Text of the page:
But first, some things I forgot to mention last week. Firstly, the weather was outstanding. About 80 when we started racing - woo hoo, no extra warm clothes! It stayed nice, too. Secondly, check out the online version of Cycling Utah magazine at http://www.redrocks.com/cyclingutah. See how many times you can find me! (My count is four, three times in results and once in a picture which is smaller online than in the paper.)
On to the expected Tuesday nighter starring Brooke Blackwelder. I think there were some girls there, but they got dropped immediately. Doesn't sound like her. The guy next to me started talking at me, and it would have been rude to say, "excuse me, shut up, where are the chicks?" Then there were some new guys on the ride, being squirrely, and I attacked several times and dropped myself, and then munched a link on my chain which seized every mile for the last 5 miles. Urk.
Moving along to the Adventure. I left town late Friday because I wanted to get my tires balanced (in order to take advantage of the higher speed limits, you see). Got into Boise around 11, discovered that there were no hotel rooms within an hour because of three high school state tournaments, so I drove up to Idaho City and slept in my car. Did I mention it was raining? The course might be a little wet.
Sure enough, there was mud aplenty. But that's part of racing mountain bikes, right? I got duly muddy in the downhill, though my special mud-proof sunglasses were not in the full down and locked mud-proof position so I got some mud in my eye. Had to slow down, not fun. Results were greatly screwed up, but maybe I tied for sixth out of 15 Clydesdales.
Washed off the bike and my legs, shivered a bit, helped do some data entry on the race computer (a Mac SE/30 like the one my sister got, oh, ten years ago - highly advanced), and then it was time to get dirty again in the crit. An exhibition only, and we went with the Senior Beginner Men. Two laps of a 1.5 mile course. Boy, was it easy, or boy did everybody else suck. I was hanging out in third for a lap, then the two guys in front of me just died. I won by at least ten seconds. Ooh, a medal.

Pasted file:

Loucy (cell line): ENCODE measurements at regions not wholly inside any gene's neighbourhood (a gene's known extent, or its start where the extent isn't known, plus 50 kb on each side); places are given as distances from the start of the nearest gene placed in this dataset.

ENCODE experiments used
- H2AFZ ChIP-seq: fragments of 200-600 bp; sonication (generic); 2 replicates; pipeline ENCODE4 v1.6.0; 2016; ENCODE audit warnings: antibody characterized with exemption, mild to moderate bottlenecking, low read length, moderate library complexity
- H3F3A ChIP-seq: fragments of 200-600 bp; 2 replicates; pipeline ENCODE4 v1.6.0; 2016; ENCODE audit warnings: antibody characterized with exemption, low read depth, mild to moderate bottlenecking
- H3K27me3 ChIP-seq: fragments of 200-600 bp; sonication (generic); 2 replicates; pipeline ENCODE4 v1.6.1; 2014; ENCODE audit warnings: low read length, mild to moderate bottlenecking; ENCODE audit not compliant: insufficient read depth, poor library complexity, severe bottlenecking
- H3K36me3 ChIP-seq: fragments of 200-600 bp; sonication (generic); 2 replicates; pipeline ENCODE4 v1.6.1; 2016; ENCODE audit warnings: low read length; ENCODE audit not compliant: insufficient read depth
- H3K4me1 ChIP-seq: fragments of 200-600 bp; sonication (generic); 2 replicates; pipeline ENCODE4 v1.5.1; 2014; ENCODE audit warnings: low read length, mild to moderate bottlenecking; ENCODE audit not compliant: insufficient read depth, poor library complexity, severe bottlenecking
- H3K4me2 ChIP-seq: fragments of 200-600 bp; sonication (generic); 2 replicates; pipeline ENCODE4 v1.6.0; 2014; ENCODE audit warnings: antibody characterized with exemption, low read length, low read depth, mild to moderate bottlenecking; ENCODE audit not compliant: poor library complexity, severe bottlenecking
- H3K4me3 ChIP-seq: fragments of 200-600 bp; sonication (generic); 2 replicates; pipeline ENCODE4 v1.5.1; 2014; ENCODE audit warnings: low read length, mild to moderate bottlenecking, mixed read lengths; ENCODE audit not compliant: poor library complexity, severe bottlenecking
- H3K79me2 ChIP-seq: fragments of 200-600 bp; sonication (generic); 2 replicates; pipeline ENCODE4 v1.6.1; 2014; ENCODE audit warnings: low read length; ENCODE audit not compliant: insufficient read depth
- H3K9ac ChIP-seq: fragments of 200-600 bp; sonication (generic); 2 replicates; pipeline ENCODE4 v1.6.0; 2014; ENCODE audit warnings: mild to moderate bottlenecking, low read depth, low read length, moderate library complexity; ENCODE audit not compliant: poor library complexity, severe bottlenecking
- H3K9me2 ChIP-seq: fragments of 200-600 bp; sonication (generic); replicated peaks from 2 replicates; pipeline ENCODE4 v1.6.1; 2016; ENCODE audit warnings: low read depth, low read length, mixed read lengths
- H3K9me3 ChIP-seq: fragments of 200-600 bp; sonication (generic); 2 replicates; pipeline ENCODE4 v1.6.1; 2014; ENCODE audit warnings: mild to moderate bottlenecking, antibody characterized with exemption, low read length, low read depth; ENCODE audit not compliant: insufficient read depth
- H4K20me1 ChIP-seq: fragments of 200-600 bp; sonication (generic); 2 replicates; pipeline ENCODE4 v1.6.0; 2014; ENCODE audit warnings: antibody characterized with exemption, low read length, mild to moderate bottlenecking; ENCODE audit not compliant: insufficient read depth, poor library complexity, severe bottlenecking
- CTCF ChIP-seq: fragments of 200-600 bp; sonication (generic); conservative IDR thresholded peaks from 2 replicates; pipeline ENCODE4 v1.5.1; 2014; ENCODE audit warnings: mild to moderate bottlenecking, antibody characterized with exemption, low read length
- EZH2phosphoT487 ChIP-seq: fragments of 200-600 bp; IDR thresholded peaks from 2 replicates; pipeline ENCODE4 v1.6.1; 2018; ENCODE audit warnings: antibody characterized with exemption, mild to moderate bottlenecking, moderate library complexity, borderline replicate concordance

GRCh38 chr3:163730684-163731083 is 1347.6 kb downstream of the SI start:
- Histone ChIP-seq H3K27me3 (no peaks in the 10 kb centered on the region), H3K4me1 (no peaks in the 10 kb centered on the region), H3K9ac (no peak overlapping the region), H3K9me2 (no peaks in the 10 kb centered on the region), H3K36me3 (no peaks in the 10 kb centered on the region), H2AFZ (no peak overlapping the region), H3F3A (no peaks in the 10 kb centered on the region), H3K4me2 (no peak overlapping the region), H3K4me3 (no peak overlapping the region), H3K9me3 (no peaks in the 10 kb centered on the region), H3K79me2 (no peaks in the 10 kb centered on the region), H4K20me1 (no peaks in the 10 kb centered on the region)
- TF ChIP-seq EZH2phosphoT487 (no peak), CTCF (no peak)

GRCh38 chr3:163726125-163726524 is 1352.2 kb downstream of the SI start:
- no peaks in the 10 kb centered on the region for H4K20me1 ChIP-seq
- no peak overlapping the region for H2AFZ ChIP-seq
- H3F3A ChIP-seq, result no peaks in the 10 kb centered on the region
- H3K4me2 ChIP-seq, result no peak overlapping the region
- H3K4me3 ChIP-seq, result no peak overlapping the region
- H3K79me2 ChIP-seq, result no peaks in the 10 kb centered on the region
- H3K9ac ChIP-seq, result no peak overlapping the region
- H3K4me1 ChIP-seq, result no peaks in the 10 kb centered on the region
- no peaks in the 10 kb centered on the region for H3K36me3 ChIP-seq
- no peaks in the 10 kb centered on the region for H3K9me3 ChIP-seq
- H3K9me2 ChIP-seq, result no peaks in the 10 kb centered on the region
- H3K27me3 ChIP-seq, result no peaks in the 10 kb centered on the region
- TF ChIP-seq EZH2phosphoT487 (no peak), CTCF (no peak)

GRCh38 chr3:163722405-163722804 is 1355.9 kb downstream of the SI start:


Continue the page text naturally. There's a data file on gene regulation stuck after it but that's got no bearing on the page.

Wash the bike again. Wash me again. Shiver again. Hang out again. At least the scoring and awards for this are easy - downhill stuff still isn't done. Davey Moore, one of the top five mountain bikers in the state, invites me to crash at his modest abode. What, food, too? I'm there. At least the two little boys were put to bed before they injured me. Much.
In the morning, I do some more data entry. It's kind of fun. Not the work, but the people. Time to get ready for my race, an hour after the experts and sports take off. This time the Clydesdales have our own separate start. We're moving up in the world. Away we go.
I set a moderate hammering pace (the first 11 miles of this course are some kind of climbing). Drop the other guys, though they later claim to be in sight. Start passing people who started two minutes before us. I'm feeling all right. It flattens out some, then it's time to go over the downhill again. I usually go faster in the cross-country after riding the downhill cautiously - oh well. I'm moving along, when my back tire starts sliding around. Hey, a flat. Did I mention it's still muddy in spots, like the whole downhill? I get off and run down hill for a mile, in the mud. This is not too good for my ankles. Eventually I stop at a wide spot and change my tube as people whiz by. I count at least two from my class. Oh well. Turns out something took out the top of my valve core, so I don't have to check for sharp things in the tire. I get underway again, and finish kind of pissed. Then the town shuts off the water we are using to wash bikes, so I have to use the creek. I could have been in a really bad mood, but I just let it go. Hung out some more, helped put stuff away, and then the promoter gave me 30 bucks back for helping. Hey, racing for free could be fun, eh?